How can I prevent users from using USB removable disks (USB flash drives) by using Group Policy (GPO)?
I have seen this question several times at different message boards, so I’ve decided to write an article about it.
USB removable disks (also known as flash drives or “Disk on Key” and other variations) are quickly becoming an integral part of our electronic life, and now nearly everybody owns one device or another, in forms of small disks, external hard drives that come enclosed in cases, card readers, cameras, mobile phones, portable media players and more.
Portable USB flash drives are indeed very handy, but they can also be used to upload malicious code to your computer (either deliberately or by accident), or to copy confidential information from your computer and take it away.
As a variation to Disable USB Disks, you can prevent users from using any portable USB removable disk or flash drive by using a custom .ADM file that can be imported into the Local Group Policy (thus effecting only the local computer) or by using Active Directory-based Group Policy Objects (also known as GPOs).
Read the Best Personal and Business Tech without Ads
Staying updated on what is happening in the technology sector is important to your career and your personal life but ads can make reading news, distracting. With Thurrott Premium, you can enjoy the best coverage in tech without the annoying ads.
Follow the steps outlined in the Adding New Administrative Templates to a GPO article on general instructions on how to add or remove an .ADM file from the Administrative Templates section in GPO.
Note: This tip will allow you to block usage of USB removable disks, but will continue to allow usage of USB mice, keyboards or any other USB-based device that is NOT a portable disk.
It’s worth mentioning that in Windows Vista Microsoft has implemented a much more sophisticated method of controlling USB disks via GPO. If you have Windows Vista client computers in your organization you can use GPO settings edited from one of the Vista machines to control if users will be able to install and use USB disks, plus the ability to control exactly what device can or cannot be used on their machines.
Needless to say, as with any GPO setting, this option will only work on Windows 2000 operating systems or higher.
In KB 555324 written by fellow MVP Simon Geary he has provided a nice sample .ADM file that can do just that, and also added other removable storage media to it. You can effectively block usage of any drives containing removable media, such as USB ports, CD-ROM drives, Floppy Disk drives and high capacity LS-120 floppy drives.
However, the original .ADM was pretty simple, so I added a must-have explanation and changed some of the wording in it. By using the file provided below you will also be able to understand the exact settings and scenarios in which the blocking will or will not be successful.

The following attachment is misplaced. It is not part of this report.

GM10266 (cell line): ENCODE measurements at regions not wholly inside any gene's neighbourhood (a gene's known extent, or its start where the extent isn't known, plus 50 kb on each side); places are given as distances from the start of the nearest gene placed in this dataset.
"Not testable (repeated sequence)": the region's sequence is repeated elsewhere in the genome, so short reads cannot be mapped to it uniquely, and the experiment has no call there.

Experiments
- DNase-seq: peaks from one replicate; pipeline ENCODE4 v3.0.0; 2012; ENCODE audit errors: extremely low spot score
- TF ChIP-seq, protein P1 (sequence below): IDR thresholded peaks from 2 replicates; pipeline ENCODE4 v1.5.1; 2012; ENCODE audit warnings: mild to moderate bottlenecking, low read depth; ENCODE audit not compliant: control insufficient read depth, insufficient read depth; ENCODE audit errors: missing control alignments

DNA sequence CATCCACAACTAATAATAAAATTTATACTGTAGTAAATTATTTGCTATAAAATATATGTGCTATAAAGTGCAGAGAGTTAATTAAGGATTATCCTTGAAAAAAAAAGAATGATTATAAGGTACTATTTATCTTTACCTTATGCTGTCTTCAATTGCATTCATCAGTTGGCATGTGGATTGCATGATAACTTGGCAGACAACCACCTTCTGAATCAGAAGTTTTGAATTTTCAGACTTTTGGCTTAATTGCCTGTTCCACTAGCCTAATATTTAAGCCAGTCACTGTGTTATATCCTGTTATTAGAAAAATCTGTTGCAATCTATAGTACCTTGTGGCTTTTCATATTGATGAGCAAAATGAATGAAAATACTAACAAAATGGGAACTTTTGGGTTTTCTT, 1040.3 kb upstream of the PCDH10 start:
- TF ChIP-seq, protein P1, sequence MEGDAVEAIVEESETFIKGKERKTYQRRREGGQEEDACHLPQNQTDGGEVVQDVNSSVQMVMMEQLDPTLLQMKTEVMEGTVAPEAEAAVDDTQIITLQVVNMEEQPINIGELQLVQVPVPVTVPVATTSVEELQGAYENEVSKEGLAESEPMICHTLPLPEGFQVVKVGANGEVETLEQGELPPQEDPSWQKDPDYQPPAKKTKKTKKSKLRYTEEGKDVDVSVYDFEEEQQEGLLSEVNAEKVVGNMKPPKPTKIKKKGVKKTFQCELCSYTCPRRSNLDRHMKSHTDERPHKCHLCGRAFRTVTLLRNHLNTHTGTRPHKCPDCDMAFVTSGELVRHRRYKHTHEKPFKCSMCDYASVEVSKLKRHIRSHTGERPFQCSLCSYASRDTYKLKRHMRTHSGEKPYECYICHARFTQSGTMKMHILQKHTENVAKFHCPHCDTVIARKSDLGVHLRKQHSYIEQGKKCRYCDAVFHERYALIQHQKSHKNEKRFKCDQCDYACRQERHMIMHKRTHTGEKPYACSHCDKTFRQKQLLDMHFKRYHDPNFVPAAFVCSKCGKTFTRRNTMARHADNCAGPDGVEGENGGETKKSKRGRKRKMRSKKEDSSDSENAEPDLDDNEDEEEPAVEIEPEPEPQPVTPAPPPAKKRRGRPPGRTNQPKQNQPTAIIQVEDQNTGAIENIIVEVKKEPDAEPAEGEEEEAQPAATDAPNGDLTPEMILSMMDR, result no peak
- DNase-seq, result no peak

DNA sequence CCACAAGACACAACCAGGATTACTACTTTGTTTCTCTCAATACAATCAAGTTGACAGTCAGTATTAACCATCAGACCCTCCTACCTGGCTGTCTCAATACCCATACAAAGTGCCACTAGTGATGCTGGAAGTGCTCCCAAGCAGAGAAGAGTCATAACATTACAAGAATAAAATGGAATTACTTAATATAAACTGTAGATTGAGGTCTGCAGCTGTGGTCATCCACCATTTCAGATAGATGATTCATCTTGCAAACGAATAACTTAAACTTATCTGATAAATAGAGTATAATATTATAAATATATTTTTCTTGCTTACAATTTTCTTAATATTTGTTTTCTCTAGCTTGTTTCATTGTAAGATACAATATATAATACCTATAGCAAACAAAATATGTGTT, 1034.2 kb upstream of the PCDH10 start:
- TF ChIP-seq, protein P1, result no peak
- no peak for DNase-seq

After downloading the .ADM file, read Adding New Administrative Templates to a GPO.
You might also be interested in reading Disable Writing to USB Disks with GPO.
Note: In order to successfully view and configure the new .ADM file settings you will need to change the default filtering view for the GPO Editor (or GPedit.msc). Unless you change these settings, the right pane will appear empty, even though it has the settings in it.
Follow these steps:
- In GPEdit.msc (or any other GPO Editor window you’re using) click on View > Filtering.
- Click to un-select the “Only show policy settings that can be fully managed” check-box. Click Ok.
- Now you will be able to see the new settings in the right pane:
- You can now configure any of the above settings:
An additional step that needs to be performed before the above tip will work has to do with modifying the file access permissions for 2 files. You need to remove the SYSTEM access permissions from the usbstor.sys and usbstor.inf files.
You can do so by right clicking these files > Properties, then going to the Security tab. There you need to remove the line for the SYSTEM account.
Note: Under some circumstances, the SYSTEM should have write access to these files during Service Pack installation. For example, when the SP is installed via GPO or SMS, the installation runs under the SYSTEM Account.
Service Pack needs to replace the files to a new version and without proper write access to the file, installation will fail… Therefore, before each SP deployment we need to allow access to the SYSTEM account for these files.
You may find these related articles of interest to you:
- Adding New Administrative Templates to a GPO
- Controlling IE cache size via GPO
- Disable USB Disks
- Disable Writing to USB Disks in XP SP2
- Disable Writing to USB Disks with GPO
- Download GPMC
- Download Group Policy ADM Files for All Microsoft Operating Systems
- Download Group Policy Settings Reference
- Download Office 2000 Reskit Tools
- Download Office System 2003 Reskit Tools
- Download Office System 2003 SP2 ADMs and Explain Text Update
- Download Office XP Reskit Tools
- Event logs archiving with GPO
- Understanding Administrative Templates in GPO